Customer Satisfaction Measurement - a guide to asking the right questions

5 minute read

When we have a great experience, maybe at a restaurant or favourite store, we want to go back and enjoy it again. A positive experience results in increased customer satisfaction, which in turn leads to greater customer advocacy and loyalty - and ultimately product repurchase or service revisit.

So you might think, job done!

The greatest predictors of customer satisfaction are the customer experiences around the quality of customer care, product and service features, advertising, packaging, ease of use and reliability.

Harvard Business Review state that “Satisfaction occurs when the gap between the customer expectations and their subsequent experience has been closed”

But how can you effectively measure your customer’s satisfaction levels? How can you prove the effect in order to ‘do it again, and again, and again’? After all, we are after continuous improvement, right?

Different customer satisfaction measures

  1. Overall Customer Satisfaction Measure

The overall opinion of a customer’s experience in dealing with you is helpful to get an initial understanding of your customer’s perceptions of your overall service.

Customer satisfaction is essentially the culmination of a series of customer experiences, or, the net result of the good experiences minus the bad ones. Therefore, an overall satisfaction measure starts you on the journey towards understanding the various experiences which make up that opinion of your organisation.

How to ask about overall satisfaction: 

Smiley face question “Overall, how satisfied are you with ‘your brand’ today?”

How satisfied are you today? Customer happiness measurement


or alternatively "I was very satisfied with my visit to the store today." Do you:

Customer satisfaction measurement

  1. Specific Satisfaction Measures

Specific satisfaction measures are designed to focus the customer on a particular area of interest, as opposed to the whole experience. They aim to gain feedback on that single area by framing the question in order to get a satisfaction rating for that area.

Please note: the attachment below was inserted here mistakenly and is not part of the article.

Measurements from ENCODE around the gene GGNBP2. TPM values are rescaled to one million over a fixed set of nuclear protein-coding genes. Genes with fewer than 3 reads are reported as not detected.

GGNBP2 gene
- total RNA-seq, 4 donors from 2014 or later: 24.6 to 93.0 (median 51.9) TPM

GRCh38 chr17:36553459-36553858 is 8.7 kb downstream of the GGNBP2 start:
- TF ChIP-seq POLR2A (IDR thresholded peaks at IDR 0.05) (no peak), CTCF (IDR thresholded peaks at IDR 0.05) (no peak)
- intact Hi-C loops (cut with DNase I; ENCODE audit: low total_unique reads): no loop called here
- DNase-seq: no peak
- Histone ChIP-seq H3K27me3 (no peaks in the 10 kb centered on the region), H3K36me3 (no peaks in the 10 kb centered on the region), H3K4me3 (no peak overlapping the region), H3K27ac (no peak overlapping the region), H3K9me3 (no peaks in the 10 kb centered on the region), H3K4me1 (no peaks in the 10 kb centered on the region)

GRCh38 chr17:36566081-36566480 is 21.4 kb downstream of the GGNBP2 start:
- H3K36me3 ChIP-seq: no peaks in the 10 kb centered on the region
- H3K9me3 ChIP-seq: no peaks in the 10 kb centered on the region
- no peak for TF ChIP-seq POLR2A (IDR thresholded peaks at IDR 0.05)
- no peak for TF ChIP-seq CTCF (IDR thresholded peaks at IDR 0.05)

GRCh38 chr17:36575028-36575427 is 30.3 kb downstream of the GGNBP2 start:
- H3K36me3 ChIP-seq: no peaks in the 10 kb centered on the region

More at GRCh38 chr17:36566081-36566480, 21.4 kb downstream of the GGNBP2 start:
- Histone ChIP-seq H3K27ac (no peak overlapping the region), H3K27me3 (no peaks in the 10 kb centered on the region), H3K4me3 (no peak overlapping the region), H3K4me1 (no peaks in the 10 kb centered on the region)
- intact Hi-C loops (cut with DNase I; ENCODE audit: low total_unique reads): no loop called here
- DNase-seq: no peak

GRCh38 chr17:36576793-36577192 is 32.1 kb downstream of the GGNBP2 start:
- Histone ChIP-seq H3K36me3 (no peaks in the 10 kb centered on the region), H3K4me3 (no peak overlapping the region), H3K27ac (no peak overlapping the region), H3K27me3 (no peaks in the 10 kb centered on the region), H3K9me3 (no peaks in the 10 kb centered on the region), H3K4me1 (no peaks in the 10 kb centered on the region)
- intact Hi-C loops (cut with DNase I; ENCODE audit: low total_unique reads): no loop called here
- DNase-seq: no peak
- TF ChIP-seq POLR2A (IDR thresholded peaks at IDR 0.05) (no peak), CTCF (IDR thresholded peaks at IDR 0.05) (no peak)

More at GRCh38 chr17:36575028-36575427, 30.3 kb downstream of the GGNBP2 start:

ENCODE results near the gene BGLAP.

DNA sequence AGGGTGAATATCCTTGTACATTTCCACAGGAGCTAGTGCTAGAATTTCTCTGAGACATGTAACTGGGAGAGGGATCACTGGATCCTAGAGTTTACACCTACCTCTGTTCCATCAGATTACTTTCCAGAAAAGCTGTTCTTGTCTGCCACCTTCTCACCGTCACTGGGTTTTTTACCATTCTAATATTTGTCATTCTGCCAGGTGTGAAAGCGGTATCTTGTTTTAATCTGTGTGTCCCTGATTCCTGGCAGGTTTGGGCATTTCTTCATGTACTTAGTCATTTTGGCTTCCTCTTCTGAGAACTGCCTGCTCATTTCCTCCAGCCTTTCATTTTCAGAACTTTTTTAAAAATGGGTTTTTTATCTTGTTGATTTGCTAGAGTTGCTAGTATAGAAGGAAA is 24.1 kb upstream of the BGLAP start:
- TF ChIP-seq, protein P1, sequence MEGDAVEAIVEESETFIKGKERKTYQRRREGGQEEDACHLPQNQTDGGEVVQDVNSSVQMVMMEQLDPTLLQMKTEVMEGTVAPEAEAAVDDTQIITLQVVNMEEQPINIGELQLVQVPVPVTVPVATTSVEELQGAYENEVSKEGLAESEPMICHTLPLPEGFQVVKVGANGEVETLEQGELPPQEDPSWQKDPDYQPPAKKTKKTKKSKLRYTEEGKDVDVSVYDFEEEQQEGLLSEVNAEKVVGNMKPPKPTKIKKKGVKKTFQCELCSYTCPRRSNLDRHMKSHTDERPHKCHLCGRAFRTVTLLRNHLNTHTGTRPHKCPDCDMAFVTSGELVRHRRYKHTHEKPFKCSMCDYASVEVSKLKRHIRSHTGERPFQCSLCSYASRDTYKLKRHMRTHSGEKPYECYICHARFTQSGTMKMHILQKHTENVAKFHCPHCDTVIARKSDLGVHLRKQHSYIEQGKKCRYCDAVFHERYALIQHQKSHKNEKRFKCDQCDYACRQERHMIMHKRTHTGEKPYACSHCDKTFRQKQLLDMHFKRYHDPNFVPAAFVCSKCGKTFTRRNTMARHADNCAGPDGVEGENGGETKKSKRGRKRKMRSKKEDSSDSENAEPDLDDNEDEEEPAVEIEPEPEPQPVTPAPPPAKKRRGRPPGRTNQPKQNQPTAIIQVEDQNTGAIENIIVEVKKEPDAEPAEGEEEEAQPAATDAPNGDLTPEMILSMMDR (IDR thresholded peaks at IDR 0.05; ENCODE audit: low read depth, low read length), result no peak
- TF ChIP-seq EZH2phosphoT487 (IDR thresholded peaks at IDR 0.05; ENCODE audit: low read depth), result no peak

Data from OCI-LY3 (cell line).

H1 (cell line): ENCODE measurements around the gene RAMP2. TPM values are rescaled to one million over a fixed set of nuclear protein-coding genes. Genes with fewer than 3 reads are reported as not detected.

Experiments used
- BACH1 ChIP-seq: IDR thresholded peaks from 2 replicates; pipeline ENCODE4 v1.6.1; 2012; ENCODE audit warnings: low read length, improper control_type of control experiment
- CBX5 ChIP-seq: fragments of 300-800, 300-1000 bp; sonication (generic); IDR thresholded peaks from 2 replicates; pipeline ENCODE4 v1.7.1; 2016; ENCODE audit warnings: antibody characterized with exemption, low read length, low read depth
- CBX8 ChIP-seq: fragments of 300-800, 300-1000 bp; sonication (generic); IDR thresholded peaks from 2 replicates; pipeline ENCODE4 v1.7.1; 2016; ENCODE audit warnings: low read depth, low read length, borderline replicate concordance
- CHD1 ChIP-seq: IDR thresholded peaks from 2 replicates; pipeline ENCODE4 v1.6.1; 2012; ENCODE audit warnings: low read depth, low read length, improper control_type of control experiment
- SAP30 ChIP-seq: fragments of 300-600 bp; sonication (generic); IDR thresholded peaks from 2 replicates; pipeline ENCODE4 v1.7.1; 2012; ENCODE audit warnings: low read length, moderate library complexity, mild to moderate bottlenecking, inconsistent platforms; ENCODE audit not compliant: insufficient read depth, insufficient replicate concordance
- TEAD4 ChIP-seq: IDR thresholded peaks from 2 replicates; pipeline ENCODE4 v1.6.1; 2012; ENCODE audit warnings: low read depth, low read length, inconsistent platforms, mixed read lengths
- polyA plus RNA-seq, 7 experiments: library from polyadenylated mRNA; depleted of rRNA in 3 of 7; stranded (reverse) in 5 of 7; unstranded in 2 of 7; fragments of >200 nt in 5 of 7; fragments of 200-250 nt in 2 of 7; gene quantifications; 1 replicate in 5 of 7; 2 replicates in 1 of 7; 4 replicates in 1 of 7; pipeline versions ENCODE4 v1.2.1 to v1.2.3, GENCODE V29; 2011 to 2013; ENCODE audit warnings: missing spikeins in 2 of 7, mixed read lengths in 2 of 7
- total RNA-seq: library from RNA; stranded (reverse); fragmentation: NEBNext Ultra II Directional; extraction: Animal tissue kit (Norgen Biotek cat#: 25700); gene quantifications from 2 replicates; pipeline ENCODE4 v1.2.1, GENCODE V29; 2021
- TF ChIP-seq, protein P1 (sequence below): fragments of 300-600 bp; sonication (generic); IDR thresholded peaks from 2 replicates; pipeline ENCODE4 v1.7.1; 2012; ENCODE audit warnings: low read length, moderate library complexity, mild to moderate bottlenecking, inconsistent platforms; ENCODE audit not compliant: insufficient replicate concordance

This can be helpful where customer touch points are being measured in order to gain more granular feedback which will inform you of improvement opportunities. These specific measures are also helpful where concessions work within an organisation, such as Starbucks in a Hospital or Per Una in Marks and Spencer. Such brands may want to know how satisfied their customers are with them, rather than the organisation they are embedded in.

How to ask about specific areas of service

“How satisfied are you with our menu today?” Or; “How would you rate our new reception area?” Or; “How satisfied are you with airport security today?”

 Multiple choice measure of customer satisfaction

Find out more about how to  design a survey with our complete guide to great survey design.


 3. Customer Advocacy Measurement

This is sometimes known as the Net Promoter Score (NPS) which is widely used as a measure of advocacy, with a 10 or 11 point scale of 0 or 1 to 10. In other settings the same question might have a 5 point Likert scale response option, such as the Friends and Family test used in the National Health Service within the UK (they actually add a 6th option of Not Applicable.)

Customer advocacy is directly linked to a customer’s likelihood of visiting again and again, and repurchasing your products or services. Customer Satisfaction is a strong indicator of their loyalty and likelihood to purchase again, however it’s not the whole story.

How to find out if a customer will become and advocate

Would you recommend “your brand” to your family and friends if they needed the same product/service?

Survey question : How likely are you to recommend us to your family and friends if they need a service like ours?

 or using a 5 point scale such as the NHS family and friends test

FFT recommend.jpg


Alternatively, "How likely are you to shop with us again?"

likely to shop again.jpg

  1. Customer Loyalty Measurement

Loyalty is sometimes described as a combination of measures including overall satisfaction, likelihood of repurchase, and advocacy - the likelihood of recommending your organisation to a friend or family member.

By combining these three measures a loyalty score can be determined in order to track, maintain and improve the main contributors to customer loyalty.

Loyal customers has to be the ultimate aim for any serious organisation. Loyal customers return, repurchase, renew and spread the good news to their friends on your behalf!



Methods of measuring customer satisfaction.

Download our free e-book which covers the methods available to collect feedback in your organisation.

Download E Book

Methods for Measuring Satisfaction and Increasing Feedback Reach


About author

Written by Simon Rowland

Simon is the CEO of ViewPoint. Find out more about Simon Rowland.

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